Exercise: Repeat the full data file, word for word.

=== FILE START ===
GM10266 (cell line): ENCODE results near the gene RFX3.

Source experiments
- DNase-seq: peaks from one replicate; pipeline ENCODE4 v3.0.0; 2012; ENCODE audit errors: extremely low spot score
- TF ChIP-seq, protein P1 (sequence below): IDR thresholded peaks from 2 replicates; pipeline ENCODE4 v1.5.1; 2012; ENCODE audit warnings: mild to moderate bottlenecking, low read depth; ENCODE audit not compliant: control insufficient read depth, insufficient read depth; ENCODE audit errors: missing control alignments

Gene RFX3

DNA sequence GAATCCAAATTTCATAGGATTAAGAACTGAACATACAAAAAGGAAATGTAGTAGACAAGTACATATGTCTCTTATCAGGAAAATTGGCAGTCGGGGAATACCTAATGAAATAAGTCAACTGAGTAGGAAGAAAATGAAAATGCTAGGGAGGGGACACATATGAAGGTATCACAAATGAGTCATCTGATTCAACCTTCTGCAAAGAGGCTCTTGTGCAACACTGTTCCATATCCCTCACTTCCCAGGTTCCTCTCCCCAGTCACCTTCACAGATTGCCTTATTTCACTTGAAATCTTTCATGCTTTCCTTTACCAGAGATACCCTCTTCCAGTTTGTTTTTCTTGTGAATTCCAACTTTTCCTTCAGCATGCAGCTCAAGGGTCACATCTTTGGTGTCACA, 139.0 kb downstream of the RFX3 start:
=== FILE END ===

GM10266 (cell line): ENCODE results near the gene RFX3.

Source experiments
- DNase-seq: peaks from one replicate; pipeline ENCODE4 v3.0.0; 2012; ENCODE audit errors: extremely low spot score
- TF ChIP-seq, protein P1 (sequence below): IDR thresholded peaks from 2 replicates; pipeline ENCODE4 v1.5.1; 2012; ENCODE audit warnings: mild to moderate bottlenecking, low read depth; ENCODE audit not compliant: control insufficient read depth, insufficient read depth; ENCODE audit errors: missing control alignments

Gene RFX3

DNA sequence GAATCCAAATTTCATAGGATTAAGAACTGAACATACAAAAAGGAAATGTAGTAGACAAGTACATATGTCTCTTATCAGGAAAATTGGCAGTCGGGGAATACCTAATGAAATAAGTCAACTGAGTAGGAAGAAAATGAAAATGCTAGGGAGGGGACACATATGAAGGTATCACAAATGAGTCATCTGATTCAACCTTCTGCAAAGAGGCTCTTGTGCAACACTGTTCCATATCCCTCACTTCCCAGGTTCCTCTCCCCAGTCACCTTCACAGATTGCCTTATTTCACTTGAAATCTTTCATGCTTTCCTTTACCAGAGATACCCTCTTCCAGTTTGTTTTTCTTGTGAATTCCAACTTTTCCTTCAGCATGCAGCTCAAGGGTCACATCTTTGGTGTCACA, 139.0 kb downstream of the RFX3 start: